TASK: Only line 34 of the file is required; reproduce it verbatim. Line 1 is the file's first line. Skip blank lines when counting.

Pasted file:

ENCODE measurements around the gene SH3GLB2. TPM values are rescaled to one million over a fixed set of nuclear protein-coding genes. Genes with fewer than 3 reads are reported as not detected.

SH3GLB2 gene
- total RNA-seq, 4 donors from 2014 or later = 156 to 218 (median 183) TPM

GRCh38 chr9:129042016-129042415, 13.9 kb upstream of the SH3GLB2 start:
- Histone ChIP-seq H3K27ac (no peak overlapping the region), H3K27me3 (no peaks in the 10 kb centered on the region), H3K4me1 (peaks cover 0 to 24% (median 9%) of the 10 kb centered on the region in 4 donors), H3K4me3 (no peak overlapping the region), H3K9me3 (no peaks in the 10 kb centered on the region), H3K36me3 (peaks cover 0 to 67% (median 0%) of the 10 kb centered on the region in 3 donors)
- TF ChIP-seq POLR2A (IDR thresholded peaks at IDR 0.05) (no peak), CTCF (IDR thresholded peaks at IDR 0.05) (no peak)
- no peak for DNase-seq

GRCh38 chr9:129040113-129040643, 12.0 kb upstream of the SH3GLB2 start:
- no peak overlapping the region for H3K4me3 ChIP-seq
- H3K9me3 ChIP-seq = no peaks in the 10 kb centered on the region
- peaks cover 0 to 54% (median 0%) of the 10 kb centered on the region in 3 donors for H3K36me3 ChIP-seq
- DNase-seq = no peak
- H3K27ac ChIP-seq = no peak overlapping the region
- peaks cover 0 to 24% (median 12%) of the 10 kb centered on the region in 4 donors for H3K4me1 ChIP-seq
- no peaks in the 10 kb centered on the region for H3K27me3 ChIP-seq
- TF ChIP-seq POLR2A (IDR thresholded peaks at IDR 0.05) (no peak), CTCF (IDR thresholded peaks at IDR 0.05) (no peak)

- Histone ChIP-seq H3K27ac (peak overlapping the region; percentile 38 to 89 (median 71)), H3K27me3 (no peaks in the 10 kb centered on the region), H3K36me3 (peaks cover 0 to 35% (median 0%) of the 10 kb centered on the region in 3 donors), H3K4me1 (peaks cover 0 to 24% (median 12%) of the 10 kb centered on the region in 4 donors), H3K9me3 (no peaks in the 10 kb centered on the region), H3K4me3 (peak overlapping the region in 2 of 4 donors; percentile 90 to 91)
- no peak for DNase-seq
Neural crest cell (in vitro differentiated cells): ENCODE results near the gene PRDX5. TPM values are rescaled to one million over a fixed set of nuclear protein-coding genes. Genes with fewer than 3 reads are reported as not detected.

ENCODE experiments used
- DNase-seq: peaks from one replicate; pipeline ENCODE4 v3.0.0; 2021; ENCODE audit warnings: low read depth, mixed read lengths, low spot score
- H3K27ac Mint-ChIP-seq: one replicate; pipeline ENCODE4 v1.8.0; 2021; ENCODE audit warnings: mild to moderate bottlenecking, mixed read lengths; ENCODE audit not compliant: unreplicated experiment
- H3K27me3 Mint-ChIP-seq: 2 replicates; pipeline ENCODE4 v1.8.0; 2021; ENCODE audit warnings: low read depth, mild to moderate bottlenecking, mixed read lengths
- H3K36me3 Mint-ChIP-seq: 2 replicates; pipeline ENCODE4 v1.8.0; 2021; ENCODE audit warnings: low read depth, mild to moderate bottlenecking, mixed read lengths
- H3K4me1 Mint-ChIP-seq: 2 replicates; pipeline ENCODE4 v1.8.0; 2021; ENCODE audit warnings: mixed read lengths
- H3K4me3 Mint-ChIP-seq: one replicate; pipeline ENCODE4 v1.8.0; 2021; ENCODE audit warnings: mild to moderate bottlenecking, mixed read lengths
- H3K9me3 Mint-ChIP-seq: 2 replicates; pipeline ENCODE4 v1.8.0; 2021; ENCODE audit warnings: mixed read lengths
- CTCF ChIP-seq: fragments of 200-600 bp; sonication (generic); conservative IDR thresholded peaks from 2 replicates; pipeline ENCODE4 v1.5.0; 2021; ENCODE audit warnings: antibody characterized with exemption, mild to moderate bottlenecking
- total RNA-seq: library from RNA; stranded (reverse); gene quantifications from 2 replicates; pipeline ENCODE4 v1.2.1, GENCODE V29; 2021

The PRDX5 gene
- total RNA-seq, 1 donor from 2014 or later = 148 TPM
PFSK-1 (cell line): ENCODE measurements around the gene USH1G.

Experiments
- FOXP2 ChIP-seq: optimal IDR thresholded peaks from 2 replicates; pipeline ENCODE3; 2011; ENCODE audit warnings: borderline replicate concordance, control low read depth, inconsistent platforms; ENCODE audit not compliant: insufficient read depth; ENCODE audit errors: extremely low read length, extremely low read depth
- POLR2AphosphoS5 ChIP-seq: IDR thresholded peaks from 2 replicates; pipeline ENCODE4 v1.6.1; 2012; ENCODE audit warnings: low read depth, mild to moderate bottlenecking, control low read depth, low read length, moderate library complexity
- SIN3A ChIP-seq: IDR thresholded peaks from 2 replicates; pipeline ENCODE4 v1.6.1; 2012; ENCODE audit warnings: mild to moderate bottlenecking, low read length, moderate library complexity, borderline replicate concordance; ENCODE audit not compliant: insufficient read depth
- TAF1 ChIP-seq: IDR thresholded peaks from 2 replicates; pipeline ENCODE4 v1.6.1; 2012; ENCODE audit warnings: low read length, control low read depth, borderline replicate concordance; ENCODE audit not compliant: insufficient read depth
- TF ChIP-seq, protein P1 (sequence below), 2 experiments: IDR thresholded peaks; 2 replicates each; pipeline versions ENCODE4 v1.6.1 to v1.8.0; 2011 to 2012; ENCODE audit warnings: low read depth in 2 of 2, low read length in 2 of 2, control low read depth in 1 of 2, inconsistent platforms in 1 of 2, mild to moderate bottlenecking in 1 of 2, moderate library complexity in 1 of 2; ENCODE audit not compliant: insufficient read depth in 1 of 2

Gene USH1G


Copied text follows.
- FOXP2 ChIP-seq: optimal IDR thresholded peaks from 2 replicates; pipeline ENCODE3; 2011; ENCODE audit warnings: borderline replicate concordance, control low read depth, inconsistent platforms; ENCODE audit not compliant: insufficient read depth; ENCODE audit errors: extremely low read length, extremely low read depth